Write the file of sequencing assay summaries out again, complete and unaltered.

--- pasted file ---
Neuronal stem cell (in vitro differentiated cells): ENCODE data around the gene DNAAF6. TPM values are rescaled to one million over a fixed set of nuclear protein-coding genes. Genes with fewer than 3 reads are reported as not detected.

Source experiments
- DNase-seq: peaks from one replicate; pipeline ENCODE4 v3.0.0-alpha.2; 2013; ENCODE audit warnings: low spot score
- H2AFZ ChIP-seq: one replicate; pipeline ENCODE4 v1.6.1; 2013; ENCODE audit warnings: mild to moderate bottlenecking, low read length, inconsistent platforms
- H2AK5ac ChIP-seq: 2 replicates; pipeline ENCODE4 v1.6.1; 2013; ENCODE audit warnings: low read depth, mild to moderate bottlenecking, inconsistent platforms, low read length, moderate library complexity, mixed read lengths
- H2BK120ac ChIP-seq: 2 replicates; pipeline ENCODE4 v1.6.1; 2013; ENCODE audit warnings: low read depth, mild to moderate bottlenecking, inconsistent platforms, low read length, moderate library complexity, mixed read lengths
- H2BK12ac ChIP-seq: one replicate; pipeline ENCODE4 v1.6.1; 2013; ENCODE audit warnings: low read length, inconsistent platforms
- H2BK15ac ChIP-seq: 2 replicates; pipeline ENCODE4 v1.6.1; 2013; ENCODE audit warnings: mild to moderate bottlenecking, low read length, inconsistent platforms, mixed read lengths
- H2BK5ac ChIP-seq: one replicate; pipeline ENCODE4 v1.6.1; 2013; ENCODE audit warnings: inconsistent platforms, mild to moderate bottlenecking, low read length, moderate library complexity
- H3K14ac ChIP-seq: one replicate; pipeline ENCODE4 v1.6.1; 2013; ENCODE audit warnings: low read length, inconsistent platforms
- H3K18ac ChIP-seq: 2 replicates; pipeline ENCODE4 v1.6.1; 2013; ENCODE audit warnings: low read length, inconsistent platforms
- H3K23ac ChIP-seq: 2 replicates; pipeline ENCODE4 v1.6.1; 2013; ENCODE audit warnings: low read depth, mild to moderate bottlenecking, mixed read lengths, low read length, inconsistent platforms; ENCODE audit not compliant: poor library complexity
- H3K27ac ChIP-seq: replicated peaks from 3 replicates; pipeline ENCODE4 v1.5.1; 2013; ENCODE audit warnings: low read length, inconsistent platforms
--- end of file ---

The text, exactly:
Neuronal stem cell (in vitro differentiated cells): ENCODE data around the gene DNAAF6. TPM values are rescaled to one million over a fixed set of nuclear protein-coding genes. Genes with fewer than 3 reads are reported as not detected.

Source experiments
- DNase-seq: peaks from one replicate; pipeline ENCODE4 v3.0.0-alpha.2; 2013; ENCODE audit warnings: low spot score
- H2AFZ ChIP-seq: one replicate; pipeline ENCODE4 v1.6.1; 2013; ENCODE audit warnings: mild to moderate bottlenecking, low read length, inconsistent platforms
- H2AK5ac ChIP-seq: 2 replicates; pipeline ENCODE4 v1.6.1; 2013; ENCODE audit warnings: low read depth, mild to moderate bottlenecking, inconsistent platforms, low read length, moderate library complexity, mixed read lengths
- H2BK120ac ChIP-seq: 2 replicates; pipeline ENCODE4 v1.6.1; 2013; ENCODE audit warnings: low read depth, mild to moderate bottlenecking, inconsistent platforms, low read length, moderate library complexity, mixed read lengths
- H2BK12ac ChIP-seq: one replicate; pipeline ENCODE4 v1.6.1; 2013; ENCODE audit warnings: low read length, inconsistent platforms
- H2BK15ac ChIP-seq: 2 replicates; pipeline ENCODE4 v1.6.1; 2013; ENCODE audit warnings: mild to moderate bottlenecking, low read length, inconsistent platforms, mixed read lengths
- H2BK5ac ChIP-seq: one replicate; pipeline ENCODE4 v1.6.1; 2013; ENCODE audit warnings: inconsistent platforms, mild to moderate bottlenecking, low read length, moderate library complexity
- H3K14ac ChIP-seq: one replicate; pipeline ENCODE4 v1.6.1; 2013; ENCODE audit warnings: low read length, inconsistent platforms
- H3K18ac ChIP-seq: 2 replicates; pipeline ENCODE4 v1.6.1; 2013; ENCODE audit warnings: low read length, inconsistent platforms
- H3K23ac ChIP-seq: 2 replicates; pipeline ENCODE4 v1.6.1; 2013; ENCODE audit warnings: low read depth, mild to moderate bottlenecking, mixed read lengths, low read length, inconsistent platforms; ENCODE audit not compliant: poor library complexity
- H3K27ac ChIP-seq: replicated peaks from 3 replicates; pipeline ENCODE4 v1.5.1; 2013; ENCODE audit warnings: low read length, inconsistent platforms